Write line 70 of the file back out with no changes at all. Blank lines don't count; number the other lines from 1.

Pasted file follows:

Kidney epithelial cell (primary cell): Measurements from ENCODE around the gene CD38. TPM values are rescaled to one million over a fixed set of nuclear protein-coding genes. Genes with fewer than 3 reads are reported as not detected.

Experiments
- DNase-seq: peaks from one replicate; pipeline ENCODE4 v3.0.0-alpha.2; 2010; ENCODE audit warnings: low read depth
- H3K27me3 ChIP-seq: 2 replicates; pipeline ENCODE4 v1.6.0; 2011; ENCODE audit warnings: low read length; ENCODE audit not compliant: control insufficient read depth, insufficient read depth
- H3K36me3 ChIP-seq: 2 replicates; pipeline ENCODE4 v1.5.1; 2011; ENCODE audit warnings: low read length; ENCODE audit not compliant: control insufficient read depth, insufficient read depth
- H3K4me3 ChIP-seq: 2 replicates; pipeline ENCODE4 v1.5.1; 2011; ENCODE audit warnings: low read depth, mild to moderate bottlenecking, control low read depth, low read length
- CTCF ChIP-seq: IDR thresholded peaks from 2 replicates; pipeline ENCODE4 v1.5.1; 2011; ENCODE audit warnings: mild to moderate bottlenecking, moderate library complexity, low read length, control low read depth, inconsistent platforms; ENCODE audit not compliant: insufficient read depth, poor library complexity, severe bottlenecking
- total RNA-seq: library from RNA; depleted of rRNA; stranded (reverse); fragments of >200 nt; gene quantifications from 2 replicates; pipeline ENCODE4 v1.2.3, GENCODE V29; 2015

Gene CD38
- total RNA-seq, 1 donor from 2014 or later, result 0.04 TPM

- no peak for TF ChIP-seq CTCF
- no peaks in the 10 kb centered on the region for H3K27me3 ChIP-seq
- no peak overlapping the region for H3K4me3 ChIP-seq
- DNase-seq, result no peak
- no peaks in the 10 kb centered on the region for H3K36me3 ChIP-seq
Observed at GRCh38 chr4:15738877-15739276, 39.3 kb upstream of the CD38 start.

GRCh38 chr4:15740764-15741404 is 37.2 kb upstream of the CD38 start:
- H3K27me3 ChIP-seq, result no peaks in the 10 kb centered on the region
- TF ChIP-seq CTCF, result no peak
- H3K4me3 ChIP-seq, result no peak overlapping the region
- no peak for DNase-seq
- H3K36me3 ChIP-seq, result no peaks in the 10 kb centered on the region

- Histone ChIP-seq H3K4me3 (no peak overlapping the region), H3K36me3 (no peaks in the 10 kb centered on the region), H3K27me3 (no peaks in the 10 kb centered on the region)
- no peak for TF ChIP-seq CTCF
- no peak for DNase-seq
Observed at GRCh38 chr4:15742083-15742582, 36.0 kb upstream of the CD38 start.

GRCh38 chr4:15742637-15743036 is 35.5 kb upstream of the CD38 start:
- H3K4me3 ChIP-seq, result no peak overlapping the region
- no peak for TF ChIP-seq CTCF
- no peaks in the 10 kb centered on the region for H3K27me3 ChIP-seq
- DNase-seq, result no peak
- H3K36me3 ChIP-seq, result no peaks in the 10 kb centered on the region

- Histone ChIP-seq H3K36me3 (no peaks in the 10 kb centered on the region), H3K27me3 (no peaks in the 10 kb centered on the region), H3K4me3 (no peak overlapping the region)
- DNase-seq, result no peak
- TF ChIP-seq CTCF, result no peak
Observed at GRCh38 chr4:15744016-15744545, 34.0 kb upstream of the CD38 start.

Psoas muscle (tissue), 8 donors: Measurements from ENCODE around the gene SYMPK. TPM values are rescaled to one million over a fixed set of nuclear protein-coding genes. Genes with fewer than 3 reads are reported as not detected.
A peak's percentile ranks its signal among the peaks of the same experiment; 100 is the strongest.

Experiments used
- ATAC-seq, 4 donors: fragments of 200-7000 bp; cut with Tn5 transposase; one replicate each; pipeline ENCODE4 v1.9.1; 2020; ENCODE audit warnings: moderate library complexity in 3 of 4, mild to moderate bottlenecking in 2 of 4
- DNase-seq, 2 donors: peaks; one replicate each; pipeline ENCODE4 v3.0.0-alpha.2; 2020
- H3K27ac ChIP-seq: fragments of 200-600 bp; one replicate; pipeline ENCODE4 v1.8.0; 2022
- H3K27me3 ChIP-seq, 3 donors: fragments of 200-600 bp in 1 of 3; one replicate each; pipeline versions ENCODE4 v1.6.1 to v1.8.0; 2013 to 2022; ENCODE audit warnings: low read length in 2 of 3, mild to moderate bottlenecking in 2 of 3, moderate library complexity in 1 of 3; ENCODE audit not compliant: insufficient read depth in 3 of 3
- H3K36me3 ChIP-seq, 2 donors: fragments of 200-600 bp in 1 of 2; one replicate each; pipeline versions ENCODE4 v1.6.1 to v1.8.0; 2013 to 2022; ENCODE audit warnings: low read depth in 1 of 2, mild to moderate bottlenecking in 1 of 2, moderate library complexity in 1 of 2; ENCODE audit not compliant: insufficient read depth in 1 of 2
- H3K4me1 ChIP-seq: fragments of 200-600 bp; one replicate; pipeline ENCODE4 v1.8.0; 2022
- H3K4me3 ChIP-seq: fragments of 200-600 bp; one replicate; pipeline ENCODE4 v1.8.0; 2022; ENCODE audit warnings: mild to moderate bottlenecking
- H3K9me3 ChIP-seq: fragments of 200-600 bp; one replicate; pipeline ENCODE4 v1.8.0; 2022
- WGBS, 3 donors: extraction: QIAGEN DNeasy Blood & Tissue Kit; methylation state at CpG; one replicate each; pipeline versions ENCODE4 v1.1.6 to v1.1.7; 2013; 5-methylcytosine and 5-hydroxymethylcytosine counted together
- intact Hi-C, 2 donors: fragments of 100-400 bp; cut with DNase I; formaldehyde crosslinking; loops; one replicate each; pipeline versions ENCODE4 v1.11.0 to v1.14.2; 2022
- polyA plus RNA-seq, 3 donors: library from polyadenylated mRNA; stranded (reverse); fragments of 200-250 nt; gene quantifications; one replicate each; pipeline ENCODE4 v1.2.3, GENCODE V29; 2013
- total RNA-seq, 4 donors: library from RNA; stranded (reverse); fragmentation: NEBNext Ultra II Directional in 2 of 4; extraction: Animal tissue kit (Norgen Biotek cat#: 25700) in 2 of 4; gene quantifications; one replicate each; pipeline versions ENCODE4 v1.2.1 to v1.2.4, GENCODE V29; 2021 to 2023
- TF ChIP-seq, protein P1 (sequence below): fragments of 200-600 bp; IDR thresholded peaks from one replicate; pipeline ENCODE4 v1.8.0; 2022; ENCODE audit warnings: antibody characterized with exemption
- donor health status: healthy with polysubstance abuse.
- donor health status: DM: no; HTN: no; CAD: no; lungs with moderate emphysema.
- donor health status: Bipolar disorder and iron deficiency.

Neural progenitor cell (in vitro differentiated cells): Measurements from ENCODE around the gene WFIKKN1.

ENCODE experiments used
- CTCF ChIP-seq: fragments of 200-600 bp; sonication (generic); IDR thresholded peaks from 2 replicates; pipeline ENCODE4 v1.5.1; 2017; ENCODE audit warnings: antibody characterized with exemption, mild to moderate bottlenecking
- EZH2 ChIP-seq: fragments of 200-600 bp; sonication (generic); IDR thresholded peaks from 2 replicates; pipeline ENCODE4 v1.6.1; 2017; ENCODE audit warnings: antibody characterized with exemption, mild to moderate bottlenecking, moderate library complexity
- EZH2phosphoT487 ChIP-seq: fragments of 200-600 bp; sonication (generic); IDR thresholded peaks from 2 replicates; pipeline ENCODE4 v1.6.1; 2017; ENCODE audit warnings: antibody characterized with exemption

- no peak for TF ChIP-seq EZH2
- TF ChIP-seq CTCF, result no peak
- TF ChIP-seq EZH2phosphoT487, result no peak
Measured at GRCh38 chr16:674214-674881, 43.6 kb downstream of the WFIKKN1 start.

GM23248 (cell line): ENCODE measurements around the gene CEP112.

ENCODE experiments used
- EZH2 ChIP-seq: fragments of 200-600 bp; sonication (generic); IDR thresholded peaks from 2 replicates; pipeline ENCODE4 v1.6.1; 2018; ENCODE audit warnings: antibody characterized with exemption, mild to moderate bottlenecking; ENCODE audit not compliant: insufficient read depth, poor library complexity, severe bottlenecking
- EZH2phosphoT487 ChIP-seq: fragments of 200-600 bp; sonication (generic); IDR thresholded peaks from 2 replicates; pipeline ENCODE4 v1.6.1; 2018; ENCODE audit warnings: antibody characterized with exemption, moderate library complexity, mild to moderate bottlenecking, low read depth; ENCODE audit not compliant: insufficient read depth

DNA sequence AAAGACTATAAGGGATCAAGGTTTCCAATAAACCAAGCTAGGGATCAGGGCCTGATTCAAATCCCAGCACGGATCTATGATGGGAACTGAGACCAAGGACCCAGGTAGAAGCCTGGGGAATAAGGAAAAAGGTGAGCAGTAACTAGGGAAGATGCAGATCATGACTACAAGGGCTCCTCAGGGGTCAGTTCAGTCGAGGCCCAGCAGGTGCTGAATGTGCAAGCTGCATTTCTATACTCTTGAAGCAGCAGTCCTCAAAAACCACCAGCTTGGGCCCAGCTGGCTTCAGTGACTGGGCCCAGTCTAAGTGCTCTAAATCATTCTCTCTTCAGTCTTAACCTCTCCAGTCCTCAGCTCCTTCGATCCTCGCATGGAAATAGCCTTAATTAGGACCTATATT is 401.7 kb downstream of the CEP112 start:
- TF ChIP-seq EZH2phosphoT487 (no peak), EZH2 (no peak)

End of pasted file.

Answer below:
- TF ChIP-seq EZH2phosphoT487 (no peak), EZH2 (no peak)